This article does not cite any sources. (January 2012) (Learn how and when to remove this template message)
Elegant decay is the cultural agreement that some places, and structures, become gradually more elegant, notable, or beautiful as they decay, or fall into ruin, due to their historical, architectural, or cultural significance. Although such reverence is subjective, it is true that certain cities, regions or even countries are more susceptible to the general concept due to past opulence, or their lengthy or enduring history or culture.
Contrary to the general interpretation that places or structures are more noteworthy in their newness, or older structures hold more value and interest after being historically restored to their original state, the concept of elegant decay is that in the slow degradation of the structures an inherent elegance, or beauty, emerges due to past historic importance. In recent times, this concept has been exploited by those seeking to stimulate tourism.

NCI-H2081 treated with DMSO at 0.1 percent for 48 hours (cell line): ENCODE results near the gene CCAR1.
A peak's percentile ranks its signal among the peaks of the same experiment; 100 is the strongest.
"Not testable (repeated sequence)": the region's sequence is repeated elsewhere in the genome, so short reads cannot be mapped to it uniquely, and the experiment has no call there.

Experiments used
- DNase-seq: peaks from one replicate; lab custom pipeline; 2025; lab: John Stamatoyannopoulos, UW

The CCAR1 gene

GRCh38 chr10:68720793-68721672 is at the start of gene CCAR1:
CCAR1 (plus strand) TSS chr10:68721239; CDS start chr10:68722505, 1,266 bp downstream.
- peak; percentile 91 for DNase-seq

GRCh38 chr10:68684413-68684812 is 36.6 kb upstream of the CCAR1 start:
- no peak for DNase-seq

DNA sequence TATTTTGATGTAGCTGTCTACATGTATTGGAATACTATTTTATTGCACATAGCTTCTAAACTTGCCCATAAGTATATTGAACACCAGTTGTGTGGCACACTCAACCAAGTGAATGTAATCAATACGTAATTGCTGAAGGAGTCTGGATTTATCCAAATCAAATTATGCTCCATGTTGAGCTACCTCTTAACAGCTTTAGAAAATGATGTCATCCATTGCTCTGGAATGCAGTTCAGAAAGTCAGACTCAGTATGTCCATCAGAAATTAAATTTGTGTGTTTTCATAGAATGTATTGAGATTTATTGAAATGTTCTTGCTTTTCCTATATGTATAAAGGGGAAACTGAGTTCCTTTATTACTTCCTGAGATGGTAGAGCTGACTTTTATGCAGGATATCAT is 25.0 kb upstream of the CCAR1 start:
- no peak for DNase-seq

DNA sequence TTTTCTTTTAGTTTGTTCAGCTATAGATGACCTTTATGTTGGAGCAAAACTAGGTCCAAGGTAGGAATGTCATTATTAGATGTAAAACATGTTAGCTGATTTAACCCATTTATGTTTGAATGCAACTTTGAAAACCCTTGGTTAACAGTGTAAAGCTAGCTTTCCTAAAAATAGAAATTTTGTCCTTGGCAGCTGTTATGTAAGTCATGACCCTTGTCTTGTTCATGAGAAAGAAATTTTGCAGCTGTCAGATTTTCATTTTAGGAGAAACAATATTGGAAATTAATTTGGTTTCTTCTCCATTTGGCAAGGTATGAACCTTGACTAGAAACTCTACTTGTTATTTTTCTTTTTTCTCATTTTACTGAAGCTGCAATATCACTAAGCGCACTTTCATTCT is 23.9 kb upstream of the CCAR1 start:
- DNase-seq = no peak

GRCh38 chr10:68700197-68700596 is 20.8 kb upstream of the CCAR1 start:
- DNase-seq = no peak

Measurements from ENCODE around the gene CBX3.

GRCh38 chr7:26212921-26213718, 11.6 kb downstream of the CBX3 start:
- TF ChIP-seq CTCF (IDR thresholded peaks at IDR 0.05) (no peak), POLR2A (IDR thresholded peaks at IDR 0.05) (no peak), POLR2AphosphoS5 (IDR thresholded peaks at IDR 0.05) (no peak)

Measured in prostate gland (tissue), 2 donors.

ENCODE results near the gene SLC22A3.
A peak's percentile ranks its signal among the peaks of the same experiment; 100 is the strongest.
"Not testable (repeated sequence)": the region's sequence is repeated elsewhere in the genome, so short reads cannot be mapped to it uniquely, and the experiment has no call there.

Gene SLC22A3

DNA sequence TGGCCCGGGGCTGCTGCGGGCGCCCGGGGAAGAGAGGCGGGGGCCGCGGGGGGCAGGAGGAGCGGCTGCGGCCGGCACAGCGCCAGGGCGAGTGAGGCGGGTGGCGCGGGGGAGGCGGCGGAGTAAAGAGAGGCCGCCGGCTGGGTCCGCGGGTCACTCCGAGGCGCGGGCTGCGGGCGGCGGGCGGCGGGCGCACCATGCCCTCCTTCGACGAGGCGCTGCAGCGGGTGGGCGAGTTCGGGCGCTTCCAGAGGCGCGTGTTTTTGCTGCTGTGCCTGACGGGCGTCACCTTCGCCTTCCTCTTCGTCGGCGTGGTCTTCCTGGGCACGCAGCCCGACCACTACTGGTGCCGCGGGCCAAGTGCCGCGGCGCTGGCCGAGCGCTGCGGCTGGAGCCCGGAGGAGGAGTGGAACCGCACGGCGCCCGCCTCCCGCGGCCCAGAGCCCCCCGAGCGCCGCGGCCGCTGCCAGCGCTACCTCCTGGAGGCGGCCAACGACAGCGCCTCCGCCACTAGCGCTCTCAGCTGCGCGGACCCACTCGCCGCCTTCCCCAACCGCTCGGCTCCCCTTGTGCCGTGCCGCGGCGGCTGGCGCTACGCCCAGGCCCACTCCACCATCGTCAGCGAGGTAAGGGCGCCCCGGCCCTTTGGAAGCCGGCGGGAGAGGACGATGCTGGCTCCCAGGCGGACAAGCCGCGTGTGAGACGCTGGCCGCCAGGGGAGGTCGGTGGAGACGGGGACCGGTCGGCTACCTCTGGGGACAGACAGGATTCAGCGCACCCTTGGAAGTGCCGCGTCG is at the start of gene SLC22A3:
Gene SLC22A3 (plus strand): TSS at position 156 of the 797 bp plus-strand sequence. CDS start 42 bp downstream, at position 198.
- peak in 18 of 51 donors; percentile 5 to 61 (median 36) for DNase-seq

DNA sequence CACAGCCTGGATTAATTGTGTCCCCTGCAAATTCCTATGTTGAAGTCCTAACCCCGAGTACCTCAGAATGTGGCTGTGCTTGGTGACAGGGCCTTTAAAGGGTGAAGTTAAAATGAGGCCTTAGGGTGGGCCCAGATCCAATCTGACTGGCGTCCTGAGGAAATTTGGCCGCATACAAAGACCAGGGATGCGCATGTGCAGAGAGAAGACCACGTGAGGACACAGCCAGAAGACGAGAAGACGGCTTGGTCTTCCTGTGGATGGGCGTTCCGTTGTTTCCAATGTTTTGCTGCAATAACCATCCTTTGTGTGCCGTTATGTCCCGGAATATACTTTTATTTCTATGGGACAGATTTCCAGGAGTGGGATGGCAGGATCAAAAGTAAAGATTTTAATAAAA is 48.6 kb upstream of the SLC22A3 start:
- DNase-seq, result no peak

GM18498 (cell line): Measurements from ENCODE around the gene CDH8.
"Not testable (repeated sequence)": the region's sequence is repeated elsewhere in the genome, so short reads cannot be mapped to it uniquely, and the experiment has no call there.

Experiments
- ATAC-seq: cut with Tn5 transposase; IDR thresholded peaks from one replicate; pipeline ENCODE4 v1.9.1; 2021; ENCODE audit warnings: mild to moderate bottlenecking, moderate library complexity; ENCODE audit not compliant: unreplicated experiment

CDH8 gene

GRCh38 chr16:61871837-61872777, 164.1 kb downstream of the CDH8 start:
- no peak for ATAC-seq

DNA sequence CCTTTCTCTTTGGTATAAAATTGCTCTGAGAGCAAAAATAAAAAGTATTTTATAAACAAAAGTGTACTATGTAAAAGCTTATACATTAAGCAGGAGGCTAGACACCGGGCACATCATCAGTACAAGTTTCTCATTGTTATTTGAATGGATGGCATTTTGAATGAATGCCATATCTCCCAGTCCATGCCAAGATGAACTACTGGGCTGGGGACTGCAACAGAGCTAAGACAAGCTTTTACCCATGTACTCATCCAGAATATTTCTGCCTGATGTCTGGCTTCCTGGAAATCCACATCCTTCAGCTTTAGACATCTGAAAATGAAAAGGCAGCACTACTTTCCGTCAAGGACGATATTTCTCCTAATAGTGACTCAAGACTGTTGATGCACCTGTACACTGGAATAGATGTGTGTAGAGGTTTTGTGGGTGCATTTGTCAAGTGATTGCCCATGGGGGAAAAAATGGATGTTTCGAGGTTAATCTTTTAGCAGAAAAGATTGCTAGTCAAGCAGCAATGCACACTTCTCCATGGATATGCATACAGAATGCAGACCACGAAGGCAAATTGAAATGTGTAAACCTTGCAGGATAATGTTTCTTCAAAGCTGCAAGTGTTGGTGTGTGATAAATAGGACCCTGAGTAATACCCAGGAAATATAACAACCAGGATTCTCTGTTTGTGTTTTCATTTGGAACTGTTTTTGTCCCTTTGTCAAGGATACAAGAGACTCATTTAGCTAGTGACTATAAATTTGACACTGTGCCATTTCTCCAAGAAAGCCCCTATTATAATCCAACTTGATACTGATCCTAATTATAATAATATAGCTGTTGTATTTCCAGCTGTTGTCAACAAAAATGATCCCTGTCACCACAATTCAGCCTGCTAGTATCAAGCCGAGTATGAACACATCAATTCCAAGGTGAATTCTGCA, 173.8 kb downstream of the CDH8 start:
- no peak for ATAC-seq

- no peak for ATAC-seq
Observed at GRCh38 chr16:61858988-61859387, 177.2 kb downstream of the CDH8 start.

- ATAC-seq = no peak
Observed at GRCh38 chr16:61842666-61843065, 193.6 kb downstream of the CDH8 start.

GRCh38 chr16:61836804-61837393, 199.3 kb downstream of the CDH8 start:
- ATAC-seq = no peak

With its rich history, and centuries of past prestige and prominence, Western Europe has many places where elegant decay is notable and celebrated. One of the most salient is Italy, due to its lengthy historic prominence in prehistoric, ancient, medieval, and modern times. The most celebrated of Italian cities in elegant decay is arguably Venice, largely due to the whole city slowly crumbling and sinking into its lagoon.
Although Western Europe holds many instances of elegant decay today, the New World also has places of crumbled reverence as well. Most notable in the United States may be the city and region around New Orleans, Louisiana, with its historic fusion of cultures and important contributions to American expansion. In the concept of elegant decay, there sometimes appears to be an element of impending doom to such places and structures, as Venice slowly sinks, and New Orleans is under constant threat from hurricanes.
Elegant decay is different in concept and plan than ruin value, in which structures are planned to look beautiful as ruins from the early planning stages. The concept of elegant decay is related to the concept of patina.